To your right, the Martha Jordan Birding Trail crosses a boardwalk and then an impressive railed bridge (Martha Jordan, of the Trumpeter Swan Society, was a driving force behind the Hines Marsh restoration). The trail tread becomes rooty and uneven as you wind through the salal thickets. Switchback up over the crest of an old dune, and hike through a shore pine forest with waxmyrtle, salal, and evergreen huckleberry in the understory. At the Dune Forest-Martha Jordan Birding Trail Junction, bear left.

Note patches of invasive gorse along the trail (These get regularly sprayed), and pass a rusting vehicle chassis. The trail rises on a sandy track into more open shore pine woods to reach the Dune Forest-Weather Beach Trail Junction. Go left here, and hike into a woodland with numerous low-lying sedge bottoms which are all under water in the winter. Pass through a dense thicket of salal and waxmyrtle to reach the open foredune area of beachgrass, sword fern, and stunted spruce and pine. Posts along either side of the path show the boundary of the snowy plover nesting area, which is closed to human travel. To the south, the incongruous Tillotson “Lighthouse”, actually a fancy dwelling constructed around a water tower, reaches up 100 feet above the construction height limit for the area, which is 35 feet.

When you reach North Beach, turn north for half a mile, keeping to the west of the snowy plover line. Brown pelicans flap above the waves, and sanderlings and sandpipers scuttle and feed at the wash line while gulls scavenge off of dead crabs. Find the row of white posts heading inland: This is wildlife refuge’s Bearberry Trail. The inland part of the foredune area has seen some logging to produce better habitat for the plovers. Enter a dense “hobbit” wood with mossy crabapple trees and willow/sedge bottoms. Kinnikinnick (bearberry) forms a carpet in some areas. Reach the sedge/rush littoral of Willapa Bay, and turn south. Silverweed crowds the trail verge, and a wall of spruce and alder rears to your right. Large interpretive signs about saltmarshes and wintering black brant geese mark the Bearberry-Bay Loop Trail Junction.

Keep heading south from here with the waters of Willapa Bay about 80 yards to your left. Soon you’re hiking on a narrow beach along mud flats. To the north you’ll see the northern hook of the peninsula at Grassy Island, while the green Willapa Hills form the skyline to the south. At the south end of the beach, come to the unsigned Dune Forest-Bay Loop Trail East Junction. You can turn inland here to a viewing platform and the nearby Leadbetter Point Trailhead, which has restrooms, or continue on along the bay.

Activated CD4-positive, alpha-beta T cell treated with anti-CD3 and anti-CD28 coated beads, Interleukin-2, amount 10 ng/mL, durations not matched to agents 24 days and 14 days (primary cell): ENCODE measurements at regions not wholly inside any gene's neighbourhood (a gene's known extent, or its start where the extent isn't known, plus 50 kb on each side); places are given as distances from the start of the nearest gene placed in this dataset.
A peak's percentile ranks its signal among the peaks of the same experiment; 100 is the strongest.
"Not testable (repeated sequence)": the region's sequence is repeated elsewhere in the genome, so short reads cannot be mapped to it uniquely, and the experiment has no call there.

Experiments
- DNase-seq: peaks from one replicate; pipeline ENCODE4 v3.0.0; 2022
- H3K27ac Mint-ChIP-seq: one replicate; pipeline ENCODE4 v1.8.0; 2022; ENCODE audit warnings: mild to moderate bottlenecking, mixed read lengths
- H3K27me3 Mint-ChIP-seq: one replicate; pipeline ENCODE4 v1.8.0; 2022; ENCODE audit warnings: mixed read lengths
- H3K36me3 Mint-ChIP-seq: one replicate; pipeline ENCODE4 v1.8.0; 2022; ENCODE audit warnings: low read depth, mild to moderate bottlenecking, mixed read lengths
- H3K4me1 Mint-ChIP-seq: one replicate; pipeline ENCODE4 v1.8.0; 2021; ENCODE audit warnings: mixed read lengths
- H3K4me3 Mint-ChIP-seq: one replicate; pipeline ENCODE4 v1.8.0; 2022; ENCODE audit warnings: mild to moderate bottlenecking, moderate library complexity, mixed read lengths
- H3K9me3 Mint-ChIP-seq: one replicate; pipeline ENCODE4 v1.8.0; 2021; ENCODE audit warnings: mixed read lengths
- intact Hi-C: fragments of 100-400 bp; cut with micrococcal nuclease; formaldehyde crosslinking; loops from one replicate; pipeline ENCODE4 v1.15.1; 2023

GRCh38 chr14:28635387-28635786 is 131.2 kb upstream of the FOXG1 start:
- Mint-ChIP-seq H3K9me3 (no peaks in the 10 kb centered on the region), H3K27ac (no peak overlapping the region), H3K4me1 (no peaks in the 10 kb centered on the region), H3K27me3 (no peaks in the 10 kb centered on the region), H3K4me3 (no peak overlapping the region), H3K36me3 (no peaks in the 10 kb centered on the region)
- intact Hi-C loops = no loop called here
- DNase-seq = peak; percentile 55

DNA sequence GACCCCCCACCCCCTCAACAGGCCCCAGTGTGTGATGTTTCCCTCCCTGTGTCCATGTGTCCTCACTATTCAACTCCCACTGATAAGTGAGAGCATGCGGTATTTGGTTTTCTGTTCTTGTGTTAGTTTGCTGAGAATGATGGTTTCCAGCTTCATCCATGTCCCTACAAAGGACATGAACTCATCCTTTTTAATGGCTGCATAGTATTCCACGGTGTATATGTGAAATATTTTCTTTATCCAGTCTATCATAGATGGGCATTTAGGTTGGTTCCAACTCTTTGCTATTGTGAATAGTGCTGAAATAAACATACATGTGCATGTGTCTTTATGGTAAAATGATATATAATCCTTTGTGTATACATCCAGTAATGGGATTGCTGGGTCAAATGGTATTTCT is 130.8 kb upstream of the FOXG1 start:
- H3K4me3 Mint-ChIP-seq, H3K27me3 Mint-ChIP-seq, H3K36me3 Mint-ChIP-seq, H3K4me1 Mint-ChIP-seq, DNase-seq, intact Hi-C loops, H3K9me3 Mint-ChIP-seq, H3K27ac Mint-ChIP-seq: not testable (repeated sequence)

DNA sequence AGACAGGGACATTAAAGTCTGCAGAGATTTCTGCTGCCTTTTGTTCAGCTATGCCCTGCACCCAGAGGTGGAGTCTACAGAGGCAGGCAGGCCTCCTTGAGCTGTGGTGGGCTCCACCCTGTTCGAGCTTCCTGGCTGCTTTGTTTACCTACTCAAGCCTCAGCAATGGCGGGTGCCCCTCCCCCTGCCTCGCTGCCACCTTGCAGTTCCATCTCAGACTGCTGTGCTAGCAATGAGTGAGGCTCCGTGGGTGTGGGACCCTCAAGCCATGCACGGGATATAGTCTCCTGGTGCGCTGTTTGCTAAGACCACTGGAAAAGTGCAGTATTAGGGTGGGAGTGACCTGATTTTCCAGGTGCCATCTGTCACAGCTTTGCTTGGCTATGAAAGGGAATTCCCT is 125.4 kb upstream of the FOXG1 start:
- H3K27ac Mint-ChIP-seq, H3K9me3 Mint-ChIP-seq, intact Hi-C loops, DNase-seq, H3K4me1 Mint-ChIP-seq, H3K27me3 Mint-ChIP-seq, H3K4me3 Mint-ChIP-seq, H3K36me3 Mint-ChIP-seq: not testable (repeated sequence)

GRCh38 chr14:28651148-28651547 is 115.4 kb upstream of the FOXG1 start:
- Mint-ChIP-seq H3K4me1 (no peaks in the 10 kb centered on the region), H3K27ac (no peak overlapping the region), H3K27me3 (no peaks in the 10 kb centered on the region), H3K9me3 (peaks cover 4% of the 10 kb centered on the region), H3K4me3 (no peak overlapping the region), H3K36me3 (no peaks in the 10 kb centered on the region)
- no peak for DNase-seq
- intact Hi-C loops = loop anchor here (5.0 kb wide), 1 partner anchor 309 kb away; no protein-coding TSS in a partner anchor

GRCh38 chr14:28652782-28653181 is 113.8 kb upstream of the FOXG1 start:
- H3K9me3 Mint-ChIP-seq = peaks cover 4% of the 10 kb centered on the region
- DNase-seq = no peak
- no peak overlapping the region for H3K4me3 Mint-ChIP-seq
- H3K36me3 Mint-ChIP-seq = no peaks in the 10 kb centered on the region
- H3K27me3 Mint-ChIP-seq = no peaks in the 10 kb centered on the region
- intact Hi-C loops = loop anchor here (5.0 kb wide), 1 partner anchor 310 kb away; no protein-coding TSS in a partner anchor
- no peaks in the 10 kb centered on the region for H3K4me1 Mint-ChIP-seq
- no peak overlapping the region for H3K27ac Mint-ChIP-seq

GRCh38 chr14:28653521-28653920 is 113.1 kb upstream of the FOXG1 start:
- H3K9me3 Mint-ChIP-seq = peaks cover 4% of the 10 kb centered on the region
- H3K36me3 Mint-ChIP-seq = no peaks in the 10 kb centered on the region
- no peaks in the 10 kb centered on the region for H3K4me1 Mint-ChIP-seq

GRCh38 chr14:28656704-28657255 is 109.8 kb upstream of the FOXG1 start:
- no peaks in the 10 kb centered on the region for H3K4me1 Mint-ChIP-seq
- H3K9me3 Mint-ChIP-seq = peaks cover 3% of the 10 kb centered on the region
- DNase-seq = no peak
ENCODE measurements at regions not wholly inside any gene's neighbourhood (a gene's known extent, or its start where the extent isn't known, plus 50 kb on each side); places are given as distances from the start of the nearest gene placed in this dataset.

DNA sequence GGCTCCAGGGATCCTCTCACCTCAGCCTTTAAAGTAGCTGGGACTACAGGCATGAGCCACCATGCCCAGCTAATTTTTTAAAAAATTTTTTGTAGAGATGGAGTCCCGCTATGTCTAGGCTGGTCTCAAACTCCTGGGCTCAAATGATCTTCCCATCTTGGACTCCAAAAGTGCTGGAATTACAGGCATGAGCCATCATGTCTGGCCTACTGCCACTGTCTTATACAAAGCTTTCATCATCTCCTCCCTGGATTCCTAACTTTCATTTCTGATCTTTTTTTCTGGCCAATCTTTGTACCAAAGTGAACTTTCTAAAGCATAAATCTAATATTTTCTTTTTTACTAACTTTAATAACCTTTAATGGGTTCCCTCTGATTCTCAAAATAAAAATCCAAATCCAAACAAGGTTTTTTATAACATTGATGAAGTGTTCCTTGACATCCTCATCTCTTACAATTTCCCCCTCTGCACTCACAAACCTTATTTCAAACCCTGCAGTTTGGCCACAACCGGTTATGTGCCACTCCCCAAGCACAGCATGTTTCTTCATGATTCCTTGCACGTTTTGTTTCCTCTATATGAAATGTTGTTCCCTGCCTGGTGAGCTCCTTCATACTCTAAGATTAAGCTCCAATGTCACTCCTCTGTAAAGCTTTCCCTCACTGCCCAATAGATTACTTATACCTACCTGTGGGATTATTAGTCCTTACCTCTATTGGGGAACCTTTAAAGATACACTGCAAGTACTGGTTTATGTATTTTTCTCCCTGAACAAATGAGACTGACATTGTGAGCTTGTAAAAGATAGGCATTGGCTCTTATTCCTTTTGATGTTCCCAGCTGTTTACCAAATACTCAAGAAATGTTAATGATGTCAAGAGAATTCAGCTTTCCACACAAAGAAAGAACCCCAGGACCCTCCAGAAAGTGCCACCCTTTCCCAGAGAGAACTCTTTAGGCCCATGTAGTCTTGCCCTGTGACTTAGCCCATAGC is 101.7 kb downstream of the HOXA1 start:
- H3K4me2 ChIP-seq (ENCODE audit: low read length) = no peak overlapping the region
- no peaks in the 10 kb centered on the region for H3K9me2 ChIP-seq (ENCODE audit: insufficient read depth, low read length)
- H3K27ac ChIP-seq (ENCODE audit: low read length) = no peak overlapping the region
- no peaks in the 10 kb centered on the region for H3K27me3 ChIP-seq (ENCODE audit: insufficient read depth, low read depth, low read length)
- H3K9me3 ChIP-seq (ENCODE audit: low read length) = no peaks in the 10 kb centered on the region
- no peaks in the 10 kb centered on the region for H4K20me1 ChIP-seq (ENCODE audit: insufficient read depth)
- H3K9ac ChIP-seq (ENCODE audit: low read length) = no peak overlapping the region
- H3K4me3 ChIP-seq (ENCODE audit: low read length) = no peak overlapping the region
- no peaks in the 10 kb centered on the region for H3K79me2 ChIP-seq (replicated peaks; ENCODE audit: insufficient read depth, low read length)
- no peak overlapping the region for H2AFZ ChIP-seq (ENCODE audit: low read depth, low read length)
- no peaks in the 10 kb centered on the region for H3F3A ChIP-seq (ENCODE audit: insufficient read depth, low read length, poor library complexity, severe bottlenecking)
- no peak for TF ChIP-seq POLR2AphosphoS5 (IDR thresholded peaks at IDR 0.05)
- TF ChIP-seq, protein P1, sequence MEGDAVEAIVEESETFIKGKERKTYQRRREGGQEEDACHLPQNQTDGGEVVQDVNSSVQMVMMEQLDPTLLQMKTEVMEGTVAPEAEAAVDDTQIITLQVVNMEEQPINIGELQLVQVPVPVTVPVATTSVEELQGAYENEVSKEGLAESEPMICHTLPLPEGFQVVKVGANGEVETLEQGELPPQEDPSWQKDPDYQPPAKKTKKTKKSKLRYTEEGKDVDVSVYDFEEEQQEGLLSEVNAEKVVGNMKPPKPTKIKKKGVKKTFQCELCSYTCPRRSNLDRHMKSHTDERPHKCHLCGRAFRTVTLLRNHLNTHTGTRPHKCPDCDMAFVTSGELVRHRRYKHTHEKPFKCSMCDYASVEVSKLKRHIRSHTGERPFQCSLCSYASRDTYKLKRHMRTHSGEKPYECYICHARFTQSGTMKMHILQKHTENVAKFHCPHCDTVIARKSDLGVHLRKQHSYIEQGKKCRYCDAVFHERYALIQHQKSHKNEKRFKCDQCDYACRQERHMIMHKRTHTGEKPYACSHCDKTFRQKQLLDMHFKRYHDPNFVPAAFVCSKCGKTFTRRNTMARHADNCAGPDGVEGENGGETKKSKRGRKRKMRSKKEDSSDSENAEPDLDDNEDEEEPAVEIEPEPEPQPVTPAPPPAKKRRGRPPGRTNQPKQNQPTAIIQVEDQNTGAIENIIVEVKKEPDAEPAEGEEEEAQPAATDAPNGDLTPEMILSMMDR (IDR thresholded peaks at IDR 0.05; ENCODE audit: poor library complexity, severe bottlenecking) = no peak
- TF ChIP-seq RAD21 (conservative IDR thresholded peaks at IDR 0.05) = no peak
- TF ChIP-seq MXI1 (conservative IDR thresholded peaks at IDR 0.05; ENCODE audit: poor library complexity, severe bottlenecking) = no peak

Saltmarsh plants here include arrowgrass, sea plantain, small yellow-flowered jaumea, large yellow-flowered gumweed, pickle weed, and big-headed sedge. Also look for the orange hair–like tendrils of saltmarsh dodder wrapped around the pickle weed. A number of fallen spruce trees block the path here. Look right for a set of oyster shell steps that will take you out to Stackpole Road, or simply head in closer to the forest to find an easy way under and over these fallen conifers. You’ll pick up a definite path again along the edge of the saltmarsh. Cross a refuge maintenance track, and follow the trail as it turns into the forest and uses the track to arrive at the Dune Forest Trailhead on Stackpole Road.

If you’re doing the long loop, you have about 0.7 miles down Stackpole Road to the Martha Jordan Trailhead. Hike facing traffic, and enjoy the taller spruces in this mature woodland. You’ll soon pass over Stackpole Slough, which is the natural outlet for Hines Marsh. A couple of user trails lead out through the thickets to the bay before you reach your vehicle.


Fees, Regulations, etc.

Trip Reports

Related Discussions / Q&A

Guidebooks that cover this hike

  • Best Hikes With Kids: Western Washington by Susan Elderkin
  • Best Hikes With Kids: Western Washington & the Cascades by Joan Burton
  • Washington State Parks: A Complete Recreation Guide by Marge & Ted Mueller
  • Washington Hiking by Scott Leonard
  • Pacific Northwest Hiking by Scott Leonard & Sean Patrick Hill

More Links


Oregon Hikers Field Guide is built as a collaborative effort by its user community. While we make every effort to fact-check, information found here should be considered anecdotal. You should cross-check against other references before planning a hike. Trail routing and conditions are subject to change. Please contact us if you notice errors on this page.